GSA Connects 2021 in Portland, Oregon

Paper No. 68-3
Presentation Time: 8:40 AM


KREINER, Douglas, Alaska Science Center, U.S. Geological Survey, 4210 University Dr, Anchorage, AK 99508

Mineral systems provide a conceptual framework for relating deposits to their geologic and tectonic settings. A mineral system consists of five essential components: 1) an energy driver (topographic, thermal), 2) source of materials (metals), 3) transport media (magmatic, meteoric, metamorphic, or basinal fluids), 4) transport pathways (permeability), and 5) traps (physical or chemical). The components may occur across spatial scales ranging from a tectonic region (>1000 km) to a mineral deposit itself (<1-10 km) and timescales ranging from thousands to millions of years. More than one deposit type may form in a single mineral system, and single mineral systems can produce deposits that are broadly similar with locally distinct attributes. Multiple mineral systems may also occur in the same tectonic setting and may overlap in space. All these characteristics can influence the metallogenic and critical mineral signature of resulting deposits.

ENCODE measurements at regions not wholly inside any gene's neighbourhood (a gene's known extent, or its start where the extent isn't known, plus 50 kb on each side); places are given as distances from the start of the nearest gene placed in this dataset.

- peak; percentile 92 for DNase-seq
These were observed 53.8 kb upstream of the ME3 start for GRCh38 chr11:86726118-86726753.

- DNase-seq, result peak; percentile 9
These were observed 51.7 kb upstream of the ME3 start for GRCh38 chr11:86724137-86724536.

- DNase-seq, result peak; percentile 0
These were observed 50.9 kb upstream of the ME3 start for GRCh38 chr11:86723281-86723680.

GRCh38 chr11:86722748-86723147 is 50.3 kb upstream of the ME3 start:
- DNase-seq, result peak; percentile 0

Mineral systems also provide a useful framework for predicting critical mineral enrichments and localization in deposits that host economically favorable commodities such as base and precious metals. A mineral systems framework helps to identify the key factors that might have influenced coproduct and byproduct critical mineral enrichments during deposit formation – factors important for metallurgic extraction and economics. These factors include the generation of magma; the source of metals, ligands and fluids; interactions among host lithologies, fluids, and magmas; evolution of magmas and fluids through time and space; and, ultimately, the types of traps. These features and processes influence metal enrichments, particularly trace and byproduct metals, in a deposit. Documenting and comparing the characteristics of mineral systems, associated deposits, and their tectonic setting leads to a better understanding of critical mineral enrichments, sources, sinks, transport mechanisms, localization, and fate. This framework can also be utilized to identify data gaps and prioritize new research in regions that have mineral systems favorable for critical minerals but otherwise remain incompletely mapped and understood.